Having had to implement equivalent functionality on top of simplistic JSON construct ("add yet another meta-property, in-line with actual data; allow a way to configure it to reduce conflicts"), I envy having these constructs as first-level concepts, convenient little additions that allow proper separation of data and metadata (type, object id; comments).

4. Uses for YAML

Still, having solved/worked around all of above problems -- Jackson 1.5 added full support for polymorphic types ("type tags"); 2.0 finally added Object Identity ("alias/anchor"), use of linefeeds for framing can substitute for document boundaries -- I do not have compelling case for using YAML for data transfer. It's almost a pity -- I have come to realize that YAML could have been a great data format (it is also old enough to have challenged popularity of JSON, both seem to have been conceived at about same time). As is, it is almost one.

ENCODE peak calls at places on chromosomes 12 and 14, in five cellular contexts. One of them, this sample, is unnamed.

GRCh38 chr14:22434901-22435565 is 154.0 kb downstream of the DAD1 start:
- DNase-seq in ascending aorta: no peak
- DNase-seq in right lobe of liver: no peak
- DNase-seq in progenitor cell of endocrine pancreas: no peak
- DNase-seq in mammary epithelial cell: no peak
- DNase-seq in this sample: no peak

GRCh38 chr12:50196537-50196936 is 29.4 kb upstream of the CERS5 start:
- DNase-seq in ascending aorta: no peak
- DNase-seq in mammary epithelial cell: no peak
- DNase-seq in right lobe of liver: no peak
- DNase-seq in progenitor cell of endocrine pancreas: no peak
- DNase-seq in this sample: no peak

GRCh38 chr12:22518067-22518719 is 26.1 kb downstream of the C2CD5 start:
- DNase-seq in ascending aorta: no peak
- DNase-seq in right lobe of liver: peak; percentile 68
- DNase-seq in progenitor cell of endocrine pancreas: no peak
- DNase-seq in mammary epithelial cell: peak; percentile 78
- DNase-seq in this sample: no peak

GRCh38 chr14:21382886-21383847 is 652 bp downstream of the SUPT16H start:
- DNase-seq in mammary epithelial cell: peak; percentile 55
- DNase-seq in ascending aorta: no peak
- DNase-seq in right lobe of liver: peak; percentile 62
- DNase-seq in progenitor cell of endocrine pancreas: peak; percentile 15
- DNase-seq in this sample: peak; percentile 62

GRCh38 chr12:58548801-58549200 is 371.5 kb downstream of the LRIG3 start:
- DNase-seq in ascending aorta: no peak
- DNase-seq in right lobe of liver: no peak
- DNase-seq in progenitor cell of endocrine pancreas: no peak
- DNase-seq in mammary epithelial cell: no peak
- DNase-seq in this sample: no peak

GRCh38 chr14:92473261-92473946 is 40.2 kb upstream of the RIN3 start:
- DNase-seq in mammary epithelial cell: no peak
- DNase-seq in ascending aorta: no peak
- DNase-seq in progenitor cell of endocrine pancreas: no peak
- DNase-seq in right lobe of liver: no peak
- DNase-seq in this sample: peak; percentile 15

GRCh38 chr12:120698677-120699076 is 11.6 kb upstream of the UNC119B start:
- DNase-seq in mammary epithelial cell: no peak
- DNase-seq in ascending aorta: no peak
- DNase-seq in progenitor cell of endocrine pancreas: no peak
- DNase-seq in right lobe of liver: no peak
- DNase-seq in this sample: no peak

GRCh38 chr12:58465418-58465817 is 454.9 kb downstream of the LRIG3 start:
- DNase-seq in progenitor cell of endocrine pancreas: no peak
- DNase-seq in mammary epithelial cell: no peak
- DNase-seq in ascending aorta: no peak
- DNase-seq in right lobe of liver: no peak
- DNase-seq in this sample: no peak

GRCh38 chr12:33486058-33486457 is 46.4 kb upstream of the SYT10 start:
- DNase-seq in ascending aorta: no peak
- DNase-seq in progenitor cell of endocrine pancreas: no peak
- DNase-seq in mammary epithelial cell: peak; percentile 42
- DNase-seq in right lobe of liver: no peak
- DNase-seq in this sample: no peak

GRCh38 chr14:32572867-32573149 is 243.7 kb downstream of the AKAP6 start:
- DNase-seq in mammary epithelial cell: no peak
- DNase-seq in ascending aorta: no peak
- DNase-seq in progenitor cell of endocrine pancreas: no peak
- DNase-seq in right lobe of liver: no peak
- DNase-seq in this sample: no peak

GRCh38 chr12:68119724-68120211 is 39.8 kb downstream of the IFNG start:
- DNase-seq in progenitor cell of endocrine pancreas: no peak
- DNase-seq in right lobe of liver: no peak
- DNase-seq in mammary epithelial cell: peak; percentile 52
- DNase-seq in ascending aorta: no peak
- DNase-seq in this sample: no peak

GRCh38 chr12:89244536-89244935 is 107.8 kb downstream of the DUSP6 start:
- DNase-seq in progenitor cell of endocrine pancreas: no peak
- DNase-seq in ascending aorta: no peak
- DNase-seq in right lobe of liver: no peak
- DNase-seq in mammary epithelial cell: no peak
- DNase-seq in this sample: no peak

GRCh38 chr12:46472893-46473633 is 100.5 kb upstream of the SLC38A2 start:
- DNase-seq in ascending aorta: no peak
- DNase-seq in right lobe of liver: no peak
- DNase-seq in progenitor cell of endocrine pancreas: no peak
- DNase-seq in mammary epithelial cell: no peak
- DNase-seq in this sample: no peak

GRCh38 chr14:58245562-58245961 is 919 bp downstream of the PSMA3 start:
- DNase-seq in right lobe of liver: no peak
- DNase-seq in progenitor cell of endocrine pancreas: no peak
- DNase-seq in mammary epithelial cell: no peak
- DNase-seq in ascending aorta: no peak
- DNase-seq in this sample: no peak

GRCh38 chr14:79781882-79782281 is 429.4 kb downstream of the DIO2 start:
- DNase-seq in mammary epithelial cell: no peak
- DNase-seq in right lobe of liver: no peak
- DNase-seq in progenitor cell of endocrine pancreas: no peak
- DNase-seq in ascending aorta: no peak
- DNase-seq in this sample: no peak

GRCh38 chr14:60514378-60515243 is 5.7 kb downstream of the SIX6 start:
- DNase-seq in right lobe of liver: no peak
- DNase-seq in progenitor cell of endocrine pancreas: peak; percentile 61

Somewhat ironically, then, is that maybe Wiki features are acceptable for the other main use case: that of configuration files. This is the use case I have for YAML; and the main reason for writing compatibility module (inspired by libs/frameworks like DropWizard which use YAML as the main config file format).